Yahoo! CEO Marissa Mayer recently made headlines when she put an end to her company’s work -at-home policy. Despite her claim that this was not a referendum on telecommuting, many commentators have taken the opportunity to cast their votes on the issue. Some have defended her right to structure her workforce as she sees fit, while others have criticized her as being a traitor to working women everywhere. Across the range of opinions, it seems taken for granted that working from home--whether good or bad for business--is generally good for employees. I have to wonder whether this is always the case.
It turns out that there is strikingly little research on the link between teleworking and mental health. But here is what we do know. Americans work longer hours and take less vacation than those in any other OECD nation. Mental health issues are highly prevalent and are costly to employers. Depression alone is expected to cost workplaces an estimated $44 billion each year. Conflicting work/family demands and longer workdays contribute to increased stress levels. And, being in a toxic work environment can put an individual at increased risk for burnout, anxiety, and depression.
So, telecommuting would seem to offer an easy remedy to these issues, right? Not necessarily.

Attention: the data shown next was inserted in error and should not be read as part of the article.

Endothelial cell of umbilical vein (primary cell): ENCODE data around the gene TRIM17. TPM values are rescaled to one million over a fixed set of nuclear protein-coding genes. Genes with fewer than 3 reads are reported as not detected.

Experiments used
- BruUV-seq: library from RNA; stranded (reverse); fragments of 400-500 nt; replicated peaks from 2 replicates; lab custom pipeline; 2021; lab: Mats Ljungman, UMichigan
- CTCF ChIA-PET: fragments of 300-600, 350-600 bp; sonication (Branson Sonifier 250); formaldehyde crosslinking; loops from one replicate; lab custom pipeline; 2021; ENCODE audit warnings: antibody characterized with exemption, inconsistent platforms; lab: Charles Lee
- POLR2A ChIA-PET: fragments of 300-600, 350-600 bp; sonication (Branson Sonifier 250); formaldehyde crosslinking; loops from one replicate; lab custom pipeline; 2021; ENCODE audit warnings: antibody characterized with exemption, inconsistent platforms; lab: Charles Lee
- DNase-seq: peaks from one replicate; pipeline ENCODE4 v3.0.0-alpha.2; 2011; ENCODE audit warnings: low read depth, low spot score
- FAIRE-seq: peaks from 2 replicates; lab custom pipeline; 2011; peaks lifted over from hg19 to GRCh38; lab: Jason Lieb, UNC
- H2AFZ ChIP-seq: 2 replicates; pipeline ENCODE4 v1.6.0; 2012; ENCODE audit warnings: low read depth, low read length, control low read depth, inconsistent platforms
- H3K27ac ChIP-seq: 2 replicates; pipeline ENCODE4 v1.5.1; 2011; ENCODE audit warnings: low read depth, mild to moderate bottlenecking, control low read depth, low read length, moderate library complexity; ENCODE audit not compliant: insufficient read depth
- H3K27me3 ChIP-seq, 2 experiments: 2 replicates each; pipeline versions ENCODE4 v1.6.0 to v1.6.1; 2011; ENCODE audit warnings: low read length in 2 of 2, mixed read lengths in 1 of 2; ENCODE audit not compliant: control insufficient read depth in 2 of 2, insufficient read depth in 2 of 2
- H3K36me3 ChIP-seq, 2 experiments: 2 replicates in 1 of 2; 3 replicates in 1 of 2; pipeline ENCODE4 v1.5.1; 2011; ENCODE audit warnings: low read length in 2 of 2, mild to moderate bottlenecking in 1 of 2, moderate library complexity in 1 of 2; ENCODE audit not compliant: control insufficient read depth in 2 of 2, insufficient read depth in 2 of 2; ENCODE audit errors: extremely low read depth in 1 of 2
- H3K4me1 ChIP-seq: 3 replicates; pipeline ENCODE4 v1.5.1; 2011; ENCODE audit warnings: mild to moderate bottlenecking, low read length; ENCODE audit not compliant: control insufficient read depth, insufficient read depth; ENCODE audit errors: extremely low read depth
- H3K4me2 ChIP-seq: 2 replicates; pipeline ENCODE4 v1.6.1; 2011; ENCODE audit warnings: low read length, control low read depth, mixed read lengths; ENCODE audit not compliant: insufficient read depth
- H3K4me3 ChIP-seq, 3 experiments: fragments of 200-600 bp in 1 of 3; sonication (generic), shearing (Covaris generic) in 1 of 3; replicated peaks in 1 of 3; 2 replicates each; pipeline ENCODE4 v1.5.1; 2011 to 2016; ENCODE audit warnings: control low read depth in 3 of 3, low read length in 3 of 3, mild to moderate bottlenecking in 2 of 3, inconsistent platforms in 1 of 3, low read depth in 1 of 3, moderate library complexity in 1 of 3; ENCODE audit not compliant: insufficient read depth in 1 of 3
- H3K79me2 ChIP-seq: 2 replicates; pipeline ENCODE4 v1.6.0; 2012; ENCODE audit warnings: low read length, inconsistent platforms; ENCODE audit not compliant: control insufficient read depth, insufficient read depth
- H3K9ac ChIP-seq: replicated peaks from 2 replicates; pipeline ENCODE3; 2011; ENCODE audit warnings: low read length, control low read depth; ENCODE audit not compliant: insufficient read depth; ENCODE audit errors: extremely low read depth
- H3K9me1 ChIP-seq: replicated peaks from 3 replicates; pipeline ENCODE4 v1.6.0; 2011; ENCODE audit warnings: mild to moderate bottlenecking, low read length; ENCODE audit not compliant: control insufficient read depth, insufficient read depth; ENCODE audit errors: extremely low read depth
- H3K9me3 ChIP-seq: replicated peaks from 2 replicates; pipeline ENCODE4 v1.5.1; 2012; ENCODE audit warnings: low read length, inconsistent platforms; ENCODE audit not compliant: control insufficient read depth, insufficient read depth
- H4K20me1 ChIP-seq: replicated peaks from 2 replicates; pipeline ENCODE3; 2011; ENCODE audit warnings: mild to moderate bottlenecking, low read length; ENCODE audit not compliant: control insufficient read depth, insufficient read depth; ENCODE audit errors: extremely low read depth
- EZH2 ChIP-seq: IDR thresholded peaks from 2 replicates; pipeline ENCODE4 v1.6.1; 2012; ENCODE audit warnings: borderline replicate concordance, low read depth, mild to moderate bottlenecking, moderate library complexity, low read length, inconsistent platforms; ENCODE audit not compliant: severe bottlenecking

While working from home cuts down on commute time, it does not necessarily reduce the amount of time spent working. And because managers may be less aware of their remote employees' workloads, it may even have the opposite effect. More importantly, working at home can leave individuals feeling isolated from co-workers and cut off from much-needed social support—a key predictor of depression. And, for many individuals who are in the early stages of depression and anxiety disorders, the demands of the workplace can provide much-needed structure, social support, and sense of purpose.
Most troubling, removing the boundaries between work and home can erode the sense of relief and sanctuary that home traditionally provides. In my practice, I regularly meet professionals who feel like they are never quite not working. Although they seem to spend enough time with their families, they report difficulty staying "emotionally present," a fact that does not go unnoticed by their families.
This is not to say that working at home is a bad thing. If nothing else, it points toward the importance of employers offering flexible and tailored policies, and of employees taking steps to manage their psychological well-being.